Hiking Safety for Kids: Expert Tips

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Kristi Westphaln As the summer months wind down, we are continuously reminded that Southern California is blessed with some of the best weather in the world! The kids are back in school but that doesn't mean the weekends can’t be spent outdoors. My basset hound, Grouper, and I romp around and enjoy the outdoors as if it were still summer. As you’re enjoying the early fall weather and outdoor adventures, like hiking, don’t forget to make safety a priority to help keep illness and injuries from spoiling family fun time. To create this blog post about how to prevent bug bites, proper animal interaction and empowering kids to explore the outdoors in a safe and smart way, I partnered with Jeffrey M. Bender, MD, medical director in the Division of Infectious Disease at Children’s Hospital Los Angeles and former ranger in the Sierra Mountains.

Preventing Bug Bites (Tweet this)

West Nile Virus

Hiking Safety for Kids: Expert Tips

This virus has received a lot of media attention recently. The Centers for Disease Control and Prevention (CDC) states that one in five people who become infected with West Nile Virus may demonstrate symptoms that include fever, diarrhea, headaches, vomiting, and/or a rash. West Nile Virus is also known for causing its victims to sometimes experience weeks to months of persistent fatigue (weakness).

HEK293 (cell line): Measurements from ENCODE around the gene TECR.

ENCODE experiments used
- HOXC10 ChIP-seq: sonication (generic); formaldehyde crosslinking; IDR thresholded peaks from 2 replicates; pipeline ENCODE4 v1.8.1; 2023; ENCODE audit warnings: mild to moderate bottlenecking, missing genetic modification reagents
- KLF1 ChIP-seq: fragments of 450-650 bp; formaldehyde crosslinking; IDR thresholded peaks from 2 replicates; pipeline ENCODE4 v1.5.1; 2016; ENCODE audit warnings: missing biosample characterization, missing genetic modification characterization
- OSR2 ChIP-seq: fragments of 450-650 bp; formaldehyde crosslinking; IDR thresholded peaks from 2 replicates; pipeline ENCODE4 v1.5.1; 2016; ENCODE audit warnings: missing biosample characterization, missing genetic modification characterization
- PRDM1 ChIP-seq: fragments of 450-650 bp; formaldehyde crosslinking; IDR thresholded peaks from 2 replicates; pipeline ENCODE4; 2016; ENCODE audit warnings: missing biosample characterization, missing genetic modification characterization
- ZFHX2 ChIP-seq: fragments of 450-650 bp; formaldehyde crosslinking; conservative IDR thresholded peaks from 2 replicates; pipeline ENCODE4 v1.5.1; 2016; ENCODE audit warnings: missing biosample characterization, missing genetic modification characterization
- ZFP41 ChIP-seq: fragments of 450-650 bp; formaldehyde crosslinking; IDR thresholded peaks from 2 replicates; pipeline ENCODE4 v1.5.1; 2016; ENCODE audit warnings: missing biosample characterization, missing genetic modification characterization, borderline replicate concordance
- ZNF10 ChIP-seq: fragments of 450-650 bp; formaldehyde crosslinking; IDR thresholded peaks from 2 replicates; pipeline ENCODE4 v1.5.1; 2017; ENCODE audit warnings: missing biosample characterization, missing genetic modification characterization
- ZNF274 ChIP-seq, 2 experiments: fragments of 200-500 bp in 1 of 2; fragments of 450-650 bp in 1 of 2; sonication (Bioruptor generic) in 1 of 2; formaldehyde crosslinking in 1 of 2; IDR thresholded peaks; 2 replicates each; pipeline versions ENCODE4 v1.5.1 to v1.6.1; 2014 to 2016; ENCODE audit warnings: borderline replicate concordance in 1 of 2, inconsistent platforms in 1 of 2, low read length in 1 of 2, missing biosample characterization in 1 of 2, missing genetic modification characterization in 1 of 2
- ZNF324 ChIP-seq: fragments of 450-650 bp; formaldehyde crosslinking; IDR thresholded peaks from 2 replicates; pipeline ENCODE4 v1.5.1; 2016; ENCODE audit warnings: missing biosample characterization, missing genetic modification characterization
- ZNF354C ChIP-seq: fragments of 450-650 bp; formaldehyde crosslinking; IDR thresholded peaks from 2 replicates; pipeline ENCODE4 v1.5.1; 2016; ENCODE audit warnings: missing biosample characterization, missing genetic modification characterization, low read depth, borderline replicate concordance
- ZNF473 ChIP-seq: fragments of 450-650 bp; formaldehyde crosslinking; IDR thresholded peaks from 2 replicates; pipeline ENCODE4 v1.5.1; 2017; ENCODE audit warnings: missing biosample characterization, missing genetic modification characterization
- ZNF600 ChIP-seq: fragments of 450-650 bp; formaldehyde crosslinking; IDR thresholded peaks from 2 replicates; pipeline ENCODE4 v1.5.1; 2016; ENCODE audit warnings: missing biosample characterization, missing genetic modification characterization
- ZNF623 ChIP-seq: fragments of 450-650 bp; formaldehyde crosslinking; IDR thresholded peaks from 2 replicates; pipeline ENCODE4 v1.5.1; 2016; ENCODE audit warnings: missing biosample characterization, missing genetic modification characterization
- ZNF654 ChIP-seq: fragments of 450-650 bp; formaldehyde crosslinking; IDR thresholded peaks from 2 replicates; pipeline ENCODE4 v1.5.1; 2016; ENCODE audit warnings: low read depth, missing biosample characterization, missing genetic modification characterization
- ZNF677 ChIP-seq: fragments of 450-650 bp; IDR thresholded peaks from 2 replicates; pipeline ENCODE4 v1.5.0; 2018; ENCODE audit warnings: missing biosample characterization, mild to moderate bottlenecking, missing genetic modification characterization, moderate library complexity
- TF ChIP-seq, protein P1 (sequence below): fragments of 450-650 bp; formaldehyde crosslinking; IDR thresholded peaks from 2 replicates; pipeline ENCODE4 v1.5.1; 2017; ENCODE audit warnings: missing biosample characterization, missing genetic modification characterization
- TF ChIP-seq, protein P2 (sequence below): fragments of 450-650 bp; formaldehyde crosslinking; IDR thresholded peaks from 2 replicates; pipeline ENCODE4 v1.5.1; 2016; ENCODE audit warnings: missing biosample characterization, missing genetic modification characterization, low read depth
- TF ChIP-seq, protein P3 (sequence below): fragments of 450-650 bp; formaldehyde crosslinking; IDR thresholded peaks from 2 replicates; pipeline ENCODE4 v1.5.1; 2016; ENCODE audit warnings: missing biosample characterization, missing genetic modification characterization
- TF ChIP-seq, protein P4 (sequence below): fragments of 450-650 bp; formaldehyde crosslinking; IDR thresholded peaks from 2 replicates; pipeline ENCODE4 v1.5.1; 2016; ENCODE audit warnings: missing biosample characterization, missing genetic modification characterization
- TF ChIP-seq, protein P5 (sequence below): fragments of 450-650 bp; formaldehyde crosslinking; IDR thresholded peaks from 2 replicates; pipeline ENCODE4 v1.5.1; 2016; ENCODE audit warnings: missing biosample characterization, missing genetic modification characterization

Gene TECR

Prevent the West Nile Virus:

  • Avoid spending extended periods of time in areas with still water.
  • Wear an insect repellent that is approved the Environmental Protection Agency (EPA).
  • Cover skin by wearing long-sleeved shirts, long pants and hats.
  • Avoid hiking and outdoor activities at prime mosquito biting times, which are dawn and dusk. Mosquitoes like the same cooler weather conditions that we do.

Avoid applying insect repellent to children less than six months of age and keep it away from the hands and faces of older children, who may stick their hands in their mouths.

Ticks

Children most commonly come into contact with ticks while out hiking, playing in thick brush terrain or if the tick catches a ride from a pet to a person. The species of ticks that we tend to see in California include the American Dog Tick, the Brown Dog Tick and the Western Blacklegged Tick. I recommend checking out pictures of them on the Internet…pretty cool! Ticks do tend to remain most active during warmer months, but year-round prevention is important.

Prevent tick bites:

  • Encourage kids to stay in the center of hiking trails, away from the thick brush.
  • Cover skin by wearing long-sleeved shirts, long pants and hats.
  • Use insect repellents that contain 20-30 percent DEET and be sure to prevent the repellent entering the mouth, eyes and hands.
  • Perform a tick check on kids after hikes. Ticks like to hide in spots such as under the armpits, behind or inside the ears, belly button and the scalp.
  • If pets come along for outdoor fun, remember that ticks can catch a ride on pets and then attach to humans. Please check your pets and use a veterinarian-approved anti-flea and tick product.